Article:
Sunday, November 28

IAG: the block of skeptical brokers continues to grow

The actions of IAG They chained a streak of seven falls in the last eight sessions, after skepticism among investors and analysts about the recovery of activity soared.

While bear investors gave the airline a break, brokers did the opposite and unleashed a veritable wave of downgrades in their recommendations.

Investment firms of great weight, such as Bernstein, Berenberg, Peel Hunt or JP Morgan showed their dissatisfaction with the prospects of the airline.

This bloc of grieving experts has just been joined by analysts from Exane BNP Paribas, which have lowered IAG’s recommendation from ‘neutral’ to ‘underweight’.

Difficult prospects for IAG and the industry

The truth is that the sector is not experiencing its most buoyant moments. “The recovery prospects for airlines still appear to be difficult, both in terms of recovery in demand and supply in capacity,” they explained at the French bank.

“We don’t like what we see” regarding the demand for corporate travel and, although the demand for leisure is stronger, it is a “fantasy” to suggest a full rebound given the complications of flying for the unvaccinated and the possibility that Vaccinated clients are put off by logistics and fear of contagion, these experts added.

But not all airlines covered by Exane BNP Paribas they were as lucky as IAG. Specifically, the French bank raised its recommendation Luthansa y Jetblue hasta ‘neutral’.

In the case of the German airline, they calculated a potential upside of 7.5 percent, while in IAG the opposite is true, since the new target price of 1.79 euros implies a downward journey of 6.5 percent.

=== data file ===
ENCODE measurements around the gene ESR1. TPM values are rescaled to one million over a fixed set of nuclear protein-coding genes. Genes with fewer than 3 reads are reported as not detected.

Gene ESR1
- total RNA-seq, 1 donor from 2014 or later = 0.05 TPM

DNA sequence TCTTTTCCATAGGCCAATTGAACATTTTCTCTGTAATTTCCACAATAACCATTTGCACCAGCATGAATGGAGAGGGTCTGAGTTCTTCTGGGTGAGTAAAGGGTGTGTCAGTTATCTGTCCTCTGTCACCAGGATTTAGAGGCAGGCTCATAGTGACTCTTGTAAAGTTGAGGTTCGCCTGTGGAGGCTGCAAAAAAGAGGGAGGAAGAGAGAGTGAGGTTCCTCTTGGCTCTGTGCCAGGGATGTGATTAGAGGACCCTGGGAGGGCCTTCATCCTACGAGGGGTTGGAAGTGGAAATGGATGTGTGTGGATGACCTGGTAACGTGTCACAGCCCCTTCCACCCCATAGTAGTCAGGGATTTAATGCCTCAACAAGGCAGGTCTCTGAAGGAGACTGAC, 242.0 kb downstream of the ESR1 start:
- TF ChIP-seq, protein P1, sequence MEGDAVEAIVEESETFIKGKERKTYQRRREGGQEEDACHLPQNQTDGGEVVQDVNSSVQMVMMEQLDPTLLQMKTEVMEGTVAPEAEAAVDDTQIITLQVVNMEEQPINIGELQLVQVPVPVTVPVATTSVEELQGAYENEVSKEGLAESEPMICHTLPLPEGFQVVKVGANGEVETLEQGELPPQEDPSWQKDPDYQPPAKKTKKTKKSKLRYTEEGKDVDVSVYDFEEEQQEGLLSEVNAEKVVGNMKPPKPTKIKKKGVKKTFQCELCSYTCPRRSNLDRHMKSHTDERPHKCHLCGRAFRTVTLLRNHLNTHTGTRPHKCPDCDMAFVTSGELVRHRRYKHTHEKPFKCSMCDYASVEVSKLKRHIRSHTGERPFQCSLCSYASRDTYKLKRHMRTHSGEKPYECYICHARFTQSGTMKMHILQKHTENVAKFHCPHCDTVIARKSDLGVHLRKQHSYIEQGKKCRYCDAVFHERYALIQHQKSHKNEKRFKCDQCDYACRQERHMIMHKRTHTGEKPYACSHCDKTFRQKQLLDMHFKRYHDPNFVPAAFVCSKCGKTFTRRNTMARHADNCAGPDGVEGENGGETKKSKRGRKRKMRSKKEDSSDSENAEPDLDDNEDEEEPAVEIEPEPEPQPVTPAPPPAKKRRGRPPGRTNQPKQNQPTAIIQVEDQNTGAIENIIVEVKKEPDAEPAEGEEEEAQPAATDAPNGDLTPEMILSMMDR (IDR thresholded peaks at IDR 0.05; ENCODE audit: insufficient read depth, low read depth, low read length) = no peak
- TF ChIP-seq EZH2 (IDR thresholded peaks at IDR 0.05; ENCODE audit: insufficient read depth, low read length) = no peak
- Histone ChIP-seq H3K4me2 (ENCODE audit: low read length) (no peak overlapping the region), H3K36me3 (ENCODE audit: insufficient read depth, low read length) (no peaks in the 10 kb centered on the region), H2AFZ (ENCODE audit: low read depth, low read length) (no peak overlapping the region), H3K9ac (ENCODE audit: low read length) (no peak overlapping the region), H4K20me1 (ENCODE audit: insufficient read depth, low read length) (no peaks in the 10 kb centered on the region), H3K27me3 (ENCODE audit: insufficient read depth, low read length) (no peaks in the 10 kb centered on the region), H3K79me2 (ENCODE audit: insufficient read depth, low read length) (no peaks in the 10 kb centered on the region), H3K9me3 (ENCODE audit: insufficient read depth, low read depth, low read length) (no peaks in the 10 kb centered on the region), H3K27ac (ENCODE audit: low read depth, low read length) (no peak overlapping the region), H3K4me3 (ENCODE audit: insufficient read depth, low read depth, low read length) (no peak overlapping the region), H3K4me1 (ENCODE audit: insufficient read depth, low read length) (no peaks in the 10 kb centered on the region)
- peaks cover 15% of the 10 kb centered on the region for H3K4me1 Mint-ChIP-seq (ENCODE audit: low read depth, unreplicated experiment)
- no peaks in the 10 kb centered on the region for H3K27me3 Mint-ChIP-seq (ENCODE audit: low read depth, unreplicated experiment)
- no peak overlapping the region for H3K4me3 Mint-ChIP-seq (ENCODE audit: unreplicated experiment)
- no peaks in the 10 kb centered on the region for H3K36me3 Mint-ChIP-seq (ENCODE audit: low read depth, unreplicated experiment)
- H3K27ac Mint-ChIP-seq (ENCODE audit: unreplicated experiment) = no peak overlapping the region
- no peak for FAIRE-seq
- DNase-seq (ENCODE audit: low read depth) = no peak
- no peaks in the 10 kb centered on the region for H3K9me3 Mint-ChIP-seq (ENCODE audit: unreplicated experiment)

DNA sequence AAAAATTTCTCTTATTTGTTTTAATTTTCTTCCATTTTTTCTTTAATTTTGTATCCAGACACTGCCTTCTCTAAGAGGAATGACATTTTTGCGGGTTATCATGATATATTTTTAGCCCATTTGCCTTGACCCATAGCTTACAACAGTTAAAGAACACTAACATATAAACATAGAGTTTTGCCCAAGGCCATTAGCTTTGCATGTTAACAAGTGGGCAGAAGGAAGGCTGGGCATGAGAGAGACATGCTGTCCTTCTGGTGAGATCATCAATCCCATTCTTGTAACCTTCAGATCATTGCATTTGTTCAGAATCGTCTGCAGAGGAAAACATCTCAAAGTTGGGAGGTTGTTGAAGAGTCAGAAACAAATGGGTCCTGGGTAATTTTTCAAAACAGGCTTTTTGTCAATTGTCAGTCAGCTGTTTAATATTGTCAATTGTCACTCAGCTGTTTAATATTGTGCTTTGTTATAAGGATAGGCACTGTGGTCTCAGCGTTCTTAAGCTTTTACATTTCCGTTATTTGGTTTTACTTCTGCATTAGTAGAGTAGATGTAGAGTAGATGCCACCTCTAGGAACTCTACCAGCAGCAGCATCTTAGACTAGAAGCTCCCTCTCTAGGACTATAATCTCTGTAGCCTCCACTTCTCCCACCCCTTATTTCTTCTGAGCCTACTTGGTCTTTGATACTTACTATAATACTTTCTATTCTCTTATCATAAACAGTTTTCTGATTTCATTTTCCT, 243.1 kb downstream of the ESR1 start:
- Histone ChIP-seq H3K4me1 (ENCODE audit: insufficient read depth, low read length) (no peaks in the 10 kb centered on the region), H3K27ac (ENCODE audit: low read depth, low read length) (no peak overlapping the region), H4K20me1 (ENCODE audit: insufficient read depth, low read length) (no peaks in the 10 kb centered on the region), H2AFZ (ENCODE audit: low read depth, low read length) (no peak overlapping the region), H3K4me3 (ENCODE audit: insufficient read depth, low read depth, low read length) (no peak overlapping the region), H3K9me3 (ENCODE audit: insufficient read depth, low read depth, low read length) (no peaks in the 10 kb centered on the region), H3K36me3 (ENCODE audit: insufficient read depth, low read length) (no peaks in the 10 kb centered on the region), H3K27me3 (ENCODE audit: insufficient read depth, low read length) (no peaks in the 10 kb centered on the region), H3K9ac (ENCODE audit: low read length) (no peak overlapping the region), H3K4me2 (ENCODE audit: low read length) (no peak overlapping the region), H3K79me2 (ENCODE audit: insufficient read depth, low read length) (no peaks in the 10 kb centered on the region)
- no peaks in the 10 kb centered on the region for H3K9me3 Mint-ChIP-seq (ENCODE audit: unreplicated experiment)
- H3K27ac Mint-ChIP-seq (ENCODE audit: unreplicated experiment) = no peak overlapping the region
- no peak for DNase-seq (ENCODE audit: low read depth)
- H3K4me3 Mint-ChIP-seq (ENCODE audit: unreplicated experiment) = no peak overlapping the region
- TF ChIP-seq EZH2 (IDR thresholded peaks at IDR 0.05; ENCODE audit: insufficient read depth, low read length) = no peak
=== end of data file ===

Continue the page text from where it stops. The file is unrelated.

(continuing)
Too much capacity

The problem that BNP Paribas Exane analysts identified is oversupply from airlines.

“Clearly, there is too much capacity” that is returning to key markets and the “supernormal” returns expected after the pandemic are unlikely to materialize.

It is a problem added to the coronavirus itself that has revealed the opening of traffic between Europe and the United States. There is not as much demand for the supply that companies are placing in the market.

Free Covid-19 Trials to Boost Transatlantic Demand

So much so that British Airways itself will offer free Covid-19 tests in the corporate segment from 2022 to boost demand for transatlantic travel.

The idea is to make it easier for business travelers to get on a plane, especially if they fly on short notice.

The pandemic has changed the habits of executives and zoom video conferencing is now a fierce enemy. Not to mention the growing awareness of the problem of climate change.

What practically all analysts are detecting is that the recovery of business travel has lagged behind tourism, and this is a critical segment for companies, as they apply much higher rates.

The long road to normality

The fact that many airlines have been able to survive the pandemic with the fleet on the ground is already a merit in itself. Some with state aid, such as Lufthansa or Air France, and others through capital increases, as is the case with IAG. The problem is that the return to normality will be slow.

It is true that the recovery began to be noticeable in the third quarter, but “the short-term pace is going to be slower than we expected,” said the Renta 4 Banco analysts. But in his opinion, the momentum should gain intensity next year.

If the rise in oil prices offers a truce and the health situation does not deteriorate further, analysts are still seeing the light at the end of the tunnel. The key is the transatlantic flights, where now there are plenty of seats.

“We see a very positive outlook for the company in the next twelve months, as transatlantic services return,” they recalled at Deutsche Bank.

Leave a Reply

Your email address will not be published. Required fields are marked *